Capodimonte Museum, hunting lodge and treasure trove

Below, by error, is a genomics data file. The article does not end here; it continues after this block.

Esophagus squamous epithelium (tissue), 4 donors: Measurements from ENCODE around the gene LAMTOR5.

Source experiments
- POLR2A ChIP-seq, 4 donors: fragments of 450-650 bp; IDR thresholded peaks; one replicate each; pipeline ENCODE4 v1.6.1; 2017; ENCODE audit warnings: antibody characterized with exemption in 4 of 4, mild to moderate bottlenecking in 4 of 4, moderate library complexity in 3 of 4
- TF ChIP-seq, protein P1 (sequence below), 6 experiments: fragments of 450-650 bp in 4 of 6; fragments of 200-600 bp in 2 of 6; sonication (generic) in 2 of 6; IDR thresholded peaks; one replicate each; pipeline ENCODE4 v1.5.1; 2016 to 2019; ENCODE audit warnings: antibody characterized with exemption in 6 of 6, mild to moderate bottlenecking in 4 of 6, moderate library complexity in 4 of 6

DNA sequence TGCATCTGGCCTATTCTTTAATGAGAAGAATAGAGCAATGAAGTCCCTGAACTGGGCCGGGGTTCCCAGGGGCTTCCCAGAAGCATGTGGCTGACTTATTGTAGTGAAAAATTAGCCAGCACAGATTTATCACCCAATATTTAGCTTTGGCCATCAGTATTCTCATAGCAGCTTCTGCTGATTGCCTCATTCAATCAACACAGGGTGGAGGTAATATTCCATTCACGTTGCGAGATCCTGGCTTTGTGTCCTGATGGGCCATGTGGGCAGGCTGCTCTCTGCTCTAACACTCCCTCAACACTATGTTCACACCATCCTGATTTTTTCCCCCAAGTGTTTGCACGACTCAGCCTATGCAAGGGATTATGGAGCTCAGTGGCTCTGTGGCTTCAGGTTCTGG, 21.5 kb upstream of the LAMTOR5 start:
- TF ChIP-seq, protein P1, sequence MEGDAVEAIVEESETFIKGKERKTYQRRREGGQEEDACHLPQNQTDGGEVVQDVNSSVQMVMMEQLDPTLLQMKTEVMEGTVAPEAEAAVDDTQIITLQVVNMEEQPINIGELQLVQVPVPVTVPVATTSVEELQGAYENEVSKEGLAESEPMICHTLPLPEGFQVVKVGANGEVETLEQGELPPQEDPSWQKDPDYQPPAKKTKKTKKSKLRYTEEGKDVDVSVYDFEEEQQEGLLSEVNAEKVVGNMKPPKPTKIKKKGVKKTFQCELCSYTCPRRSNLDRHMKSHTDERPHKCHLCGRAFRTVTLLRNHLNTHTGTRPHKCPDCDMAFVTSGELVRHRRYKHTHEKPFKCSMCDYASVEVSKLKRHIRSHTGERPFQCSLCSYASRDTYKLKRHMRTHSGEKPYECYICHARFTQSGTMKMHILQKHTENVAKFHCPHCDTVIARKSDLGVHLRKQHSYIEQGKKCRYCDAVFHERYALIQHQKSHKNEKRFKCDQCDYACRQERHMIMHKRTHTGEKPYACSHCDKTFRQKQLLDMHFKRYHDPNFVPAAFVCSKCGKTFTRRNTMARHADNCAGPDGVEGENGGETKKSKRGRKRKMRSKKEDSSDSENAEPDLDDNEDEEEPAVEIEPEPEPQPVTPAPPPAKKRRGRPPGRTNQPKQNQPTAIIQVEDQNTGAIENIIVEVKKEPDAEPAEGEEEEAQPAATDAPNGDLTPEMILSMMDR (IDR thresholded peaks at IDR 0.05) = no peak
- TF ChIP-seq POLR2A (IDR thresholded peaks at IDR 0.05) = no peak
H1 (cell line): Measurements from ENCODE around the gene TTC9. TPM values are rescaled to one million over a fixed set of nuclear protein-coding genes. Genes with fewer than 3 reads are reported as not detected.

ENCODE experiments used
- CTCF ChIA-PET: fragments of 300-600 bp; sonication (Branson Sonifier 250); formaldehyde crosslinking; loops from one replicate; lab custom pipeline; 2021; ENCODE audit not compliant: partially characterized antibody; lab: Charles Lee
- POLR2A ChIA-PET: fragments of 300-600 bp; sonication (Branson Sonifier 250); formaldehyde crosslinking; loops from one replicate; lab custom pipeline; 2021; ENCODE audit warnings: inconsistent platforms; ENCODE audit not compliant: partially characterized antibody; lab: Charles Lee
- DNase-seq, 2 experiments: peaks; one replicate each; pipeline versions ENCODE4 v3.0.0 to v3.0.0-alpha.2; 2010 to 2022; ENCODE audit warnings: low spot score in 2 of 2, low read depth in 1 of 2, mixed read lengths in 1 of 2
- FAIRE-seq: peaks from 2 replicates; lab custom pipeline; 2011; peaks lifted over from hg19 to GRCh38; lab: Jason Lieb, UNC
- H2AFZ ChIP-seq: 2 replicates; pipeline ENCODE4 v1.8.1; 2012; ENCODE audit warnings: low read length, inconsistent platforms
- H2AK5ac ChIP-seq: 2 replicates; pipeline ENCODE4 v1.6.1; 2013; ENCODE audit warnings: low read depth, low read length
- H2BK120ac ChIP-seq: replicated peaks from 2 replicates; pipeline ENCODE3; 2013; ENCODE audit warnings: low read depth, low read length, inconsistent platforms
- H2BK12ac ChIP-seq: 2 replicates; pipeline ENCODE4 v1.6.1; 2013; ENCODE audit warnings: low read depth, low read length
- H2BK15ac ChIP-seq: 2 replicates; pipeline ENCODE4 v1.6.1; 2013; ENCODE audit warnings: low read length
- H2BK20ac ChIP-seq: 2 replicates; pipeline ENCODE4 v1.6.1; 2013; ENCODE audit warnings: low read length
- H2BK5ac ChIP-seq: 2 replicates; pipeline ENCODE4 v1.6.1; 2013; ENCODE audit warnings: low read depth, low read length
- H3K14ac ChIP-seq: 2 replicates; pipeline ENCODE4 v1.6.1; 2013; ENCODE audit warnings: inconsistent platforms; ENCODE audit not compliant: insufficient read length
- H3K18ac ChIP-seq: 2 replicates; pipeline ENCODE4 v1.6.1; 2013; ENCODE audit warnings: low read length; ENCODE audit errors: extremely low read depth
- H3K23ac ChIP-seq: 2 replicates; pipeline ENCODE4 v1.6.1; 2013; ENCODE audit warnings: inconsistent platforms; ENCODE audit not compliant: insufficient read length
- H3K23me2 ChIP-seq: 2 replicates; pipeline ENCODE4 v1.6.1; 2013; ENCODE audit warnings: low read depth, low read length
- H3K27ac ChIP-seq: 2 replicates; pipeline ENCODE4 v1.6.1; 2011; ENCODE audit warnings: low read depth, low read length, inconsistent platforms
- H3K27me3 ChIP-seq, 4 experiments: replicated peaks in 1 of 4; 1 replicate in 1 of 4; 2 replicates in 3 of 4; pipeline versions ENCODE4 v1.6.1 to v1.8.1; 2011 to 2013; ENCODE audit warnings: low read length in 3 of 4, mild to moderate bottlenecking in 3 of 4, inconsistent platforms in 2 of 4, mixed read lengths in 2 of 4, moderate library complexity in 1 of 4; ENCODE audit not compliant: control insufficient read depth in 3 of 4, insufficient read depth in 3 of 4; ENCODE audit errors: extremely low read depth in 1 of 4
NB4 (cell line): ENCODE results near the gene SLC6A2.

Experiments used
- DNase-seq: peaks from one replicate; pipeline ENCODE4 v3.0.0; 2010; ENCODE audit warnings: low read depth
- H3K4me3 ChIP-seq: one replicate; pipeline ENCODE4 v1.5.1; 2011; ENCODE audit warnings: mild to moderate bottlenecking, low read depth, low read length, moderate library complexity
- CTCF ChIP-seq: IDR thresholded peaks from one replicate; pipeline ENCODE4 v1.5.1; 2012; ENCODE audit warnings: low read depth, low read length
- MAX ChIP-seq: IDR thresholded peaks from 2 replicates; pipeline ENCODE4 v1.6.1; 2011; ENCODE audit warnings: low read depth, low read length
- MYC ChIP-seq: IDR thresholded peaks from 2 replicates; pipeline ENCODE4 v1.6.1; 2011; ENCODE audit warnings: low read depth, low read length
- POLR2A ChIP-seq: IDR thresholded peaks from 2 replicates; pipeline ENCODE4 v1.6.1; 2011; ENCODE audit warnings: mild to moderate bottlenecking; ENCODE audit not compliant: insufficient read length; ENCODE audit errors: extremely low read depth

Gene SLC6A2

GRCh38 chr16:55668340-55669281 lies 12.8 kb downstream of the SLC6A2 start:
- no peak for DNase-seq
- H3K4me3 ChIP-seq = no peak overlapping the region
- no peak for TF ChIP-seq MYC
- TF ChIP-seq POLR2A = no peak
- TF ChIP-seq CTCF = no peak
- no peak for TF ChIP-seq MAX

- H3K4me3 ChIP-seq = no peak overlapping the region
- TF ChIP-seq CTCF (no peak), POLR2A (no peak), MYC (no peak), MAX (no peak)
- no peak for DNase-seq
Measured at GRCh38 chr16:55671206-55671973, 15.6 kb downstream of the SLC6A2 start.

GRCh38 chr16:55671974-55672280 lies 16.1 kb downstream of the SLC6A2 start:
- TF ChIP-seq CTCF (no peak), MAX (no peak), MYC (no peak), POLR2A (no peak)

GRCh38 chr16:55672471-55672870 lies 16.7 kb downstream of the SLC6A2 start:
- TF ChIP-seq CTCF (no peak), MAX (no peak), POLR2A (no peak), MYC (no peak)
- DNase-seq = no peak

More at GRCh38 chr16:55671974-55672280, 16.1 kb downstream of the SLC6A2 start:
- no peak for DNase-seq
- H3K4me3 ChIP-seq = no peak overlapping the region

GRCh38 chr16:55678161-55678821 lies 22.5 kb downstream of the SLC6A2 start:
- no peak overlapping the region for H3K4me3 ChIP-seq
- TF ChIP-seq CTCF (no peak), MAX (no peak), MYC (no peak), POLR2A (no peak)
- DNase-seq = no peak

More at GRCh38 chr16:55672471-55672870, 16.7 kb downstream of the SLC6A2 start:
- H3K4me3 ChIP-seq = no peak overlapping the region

Originally the palace at Capodimonte was to be a hunting reserve in the lush woodlands just outside Naples where King Charles of Bourbon could enjoy his favourite pastime during the day and relax with members of his court in the evenings. It was one of the many royal sites built in just a few years for the king’s enjoyment but Capodimonte was different from the others. Early on it was decided that the palace would also house part of the prestigious art collections that the King had inherited from his mother Elisabetta Farnese, wife of King Phillip V of Spainand the last in line of the noble Farnese family of Parma. The collections included masterpieces by Titian, Raphael, El Greco, Correggio, Parmigianino and other Italian and foreign artists, as well as sculptures by Giambologna and Martini, and the Wunderkammer cabinet of curiosities.[charme-gallery] Now, almost three centuries later, the Capodimonte palace is one of the world’s leading museums and has been home, since 1957, to collections of medieval and modern art in addition to the contents of the palace’s piano nobile from the 18th century: the Bourbon and Farnese collections of porcelain, tapestries, arms and silverware. For much of the 19th century, Capodimonte Palace was used solely as a court residence that occasionally provided hospitality for eminent writers, artists and scholars like Winkelmann, Goethe Fragonard, Kaufmann and Canova, before becoming the official residence of the Dukes of Aosta following the unification of Italy in 1861. And a splendid residence it was: a breathtaking sequence of beautiful rooms in the historic apartment, such as the porcelain lounge of Maria Amalia and the ballroom.[charme-gallery] This year the majestic palace celebrates 50 years as a museum in which the ancient and the modern achieve a “joyful inter-contamination” with masterpieces from the 15th to the 18th centuries on the first and second floors while the attic houses works from the 19th and 20th centuries. This half century will be commemorated with a full calendar of events in late 2007, including concerts, conferences, documentary films, and a temporary exhibition of a variety of works on loan from prestigious museums, foundations and private collections.